Originally published in 1529, the Declamation on the Preeminence and Nobility of the Female Sex argues that women are more than equal to men in all things that really matter, including the public spheres from which they had long been excluded.
Rather than directly refuting prevailing wisdom, Agrippa uses women's superiority as a rhetorical device and overturns the misogynistic interpretations of the female body in Greek medicine, in the Bible, in Roman and canon law, in theology and moral philosophy, and in politics. He raised the question of why women were excluded and provided answers based not on sex but on social conditioning, education, and the prejudices of their more powerful oppressors. His declamation, disseminated through the printing press, illustrated the power of that new medium, soon to be used to generate a larger reformation of religion.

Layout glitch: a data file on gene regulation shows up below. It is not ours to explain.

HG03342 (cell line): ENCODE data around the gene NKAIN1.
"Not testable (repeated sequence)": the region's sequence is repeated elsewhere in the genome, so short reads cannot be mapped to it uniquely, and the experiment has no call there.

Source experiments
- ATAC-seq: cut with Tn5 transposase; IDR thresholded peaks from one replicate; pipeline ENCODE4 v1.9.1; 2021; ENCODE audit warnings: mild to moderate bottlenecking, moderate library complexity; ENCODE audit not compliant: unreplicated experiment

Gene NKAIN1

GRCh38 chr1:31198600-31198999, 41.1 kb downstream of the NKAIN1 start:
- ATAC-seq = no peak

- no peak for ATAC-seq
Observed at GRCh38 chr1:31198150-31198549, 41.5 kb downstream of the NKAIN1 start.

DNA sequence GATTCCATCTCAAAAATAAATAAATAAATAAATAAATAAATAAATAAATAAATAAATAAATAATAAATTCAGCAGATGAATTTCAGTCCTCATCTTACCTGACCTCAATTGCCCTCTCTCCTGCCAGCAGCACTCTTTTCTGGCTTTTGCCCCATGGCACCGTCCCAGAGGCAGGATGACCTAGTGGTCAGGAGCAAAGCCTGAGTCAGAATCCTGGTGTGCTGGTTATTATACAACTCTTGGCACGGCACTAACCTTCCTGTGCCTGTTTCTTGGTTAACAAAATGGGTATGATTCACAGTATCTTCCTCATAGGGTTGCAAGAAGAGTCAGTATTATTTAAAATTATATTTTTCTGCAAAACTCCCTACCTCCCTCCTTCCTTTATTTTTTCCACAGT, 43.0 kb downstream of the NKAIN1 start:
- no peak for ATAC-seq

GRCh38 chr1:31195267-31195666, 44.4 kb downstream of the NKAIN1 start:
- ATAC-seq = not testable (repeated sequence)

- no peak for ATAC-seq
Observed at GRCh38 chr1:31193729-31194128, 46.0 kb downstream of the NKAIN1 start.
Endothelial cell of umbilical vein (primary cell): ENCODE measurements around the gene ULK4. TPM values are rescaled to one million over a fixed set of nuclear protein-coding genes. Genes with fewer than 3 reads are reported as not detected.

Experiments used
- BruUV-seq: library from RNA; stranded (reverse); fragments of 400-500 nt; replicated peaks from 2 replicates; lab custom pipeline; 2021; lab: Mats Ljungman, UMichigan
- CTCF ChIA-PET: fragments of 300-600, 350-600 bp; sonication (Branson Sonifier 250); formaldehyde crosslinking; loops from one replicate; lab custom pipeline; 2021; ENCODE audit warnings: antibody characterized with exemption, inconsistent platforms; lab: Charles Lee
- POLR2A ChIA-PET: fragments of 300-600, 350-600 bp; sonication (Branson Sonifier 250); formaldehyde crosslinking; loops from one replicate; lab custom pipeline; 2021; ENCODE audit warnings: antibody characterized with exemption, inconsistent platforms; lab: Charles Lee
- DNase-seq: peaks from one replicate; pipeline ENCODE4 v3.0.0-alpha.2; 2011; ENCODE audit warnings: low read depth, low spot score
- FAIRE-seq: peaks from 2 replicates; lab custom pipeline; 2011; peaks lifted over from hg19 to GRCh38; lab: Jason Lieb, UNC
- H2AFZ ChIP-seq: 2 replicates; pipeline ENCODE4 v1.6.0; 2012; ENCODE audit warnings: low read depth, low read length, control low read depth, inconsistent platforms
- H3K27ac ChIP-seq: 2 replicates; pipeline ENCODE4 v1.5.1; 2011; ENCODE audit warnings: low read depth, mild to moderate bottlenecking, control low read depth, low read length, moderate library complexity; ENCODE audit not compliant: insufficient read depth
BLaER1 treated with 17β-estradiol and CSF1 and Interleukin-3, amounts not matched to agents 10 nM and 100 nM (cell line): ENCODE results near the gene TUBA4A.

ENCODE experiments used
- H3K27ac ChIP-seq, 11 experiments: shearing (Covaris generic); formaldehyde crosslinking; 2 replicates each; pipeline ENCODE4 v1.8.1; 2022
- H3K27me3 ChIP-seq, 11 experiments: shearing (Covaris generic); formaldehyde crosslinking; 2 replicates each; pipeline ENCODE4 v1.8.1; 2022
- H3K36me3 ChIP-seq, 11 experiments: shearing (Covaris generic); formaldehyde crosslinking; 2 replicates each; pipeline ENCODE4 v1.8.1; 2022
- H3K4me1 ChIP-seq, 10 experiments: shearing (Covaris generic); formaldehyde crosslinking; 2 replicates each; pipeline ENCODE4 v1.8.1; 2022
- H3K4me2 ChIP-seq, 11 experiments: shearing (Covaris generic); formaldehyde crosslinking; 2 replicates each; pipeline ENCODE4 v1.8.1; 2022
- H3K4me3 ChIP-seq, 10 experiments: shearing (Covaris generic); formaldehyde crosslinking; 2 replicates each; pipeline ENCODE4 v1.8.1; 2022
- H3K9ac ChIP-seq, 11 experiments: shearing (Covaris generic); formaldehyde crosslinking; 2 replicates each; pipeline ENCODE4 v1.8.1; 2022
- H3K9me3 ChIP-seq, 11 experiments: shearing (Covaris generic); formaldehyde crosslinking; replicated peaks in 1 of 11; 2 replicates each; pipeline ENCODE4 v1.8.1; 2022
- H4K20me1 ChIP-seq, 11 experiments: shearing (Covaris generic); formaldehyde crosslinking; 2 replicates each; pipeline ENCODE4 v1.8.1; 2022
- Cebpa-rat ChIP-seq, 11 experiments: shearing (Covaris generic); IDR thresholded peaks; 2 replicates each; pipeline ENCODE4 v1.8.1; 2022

About the author
Margaret L. King and Albert Rabil Jr.edit the Other Voice in Early Modern Europe series for the University of Chicago Press.
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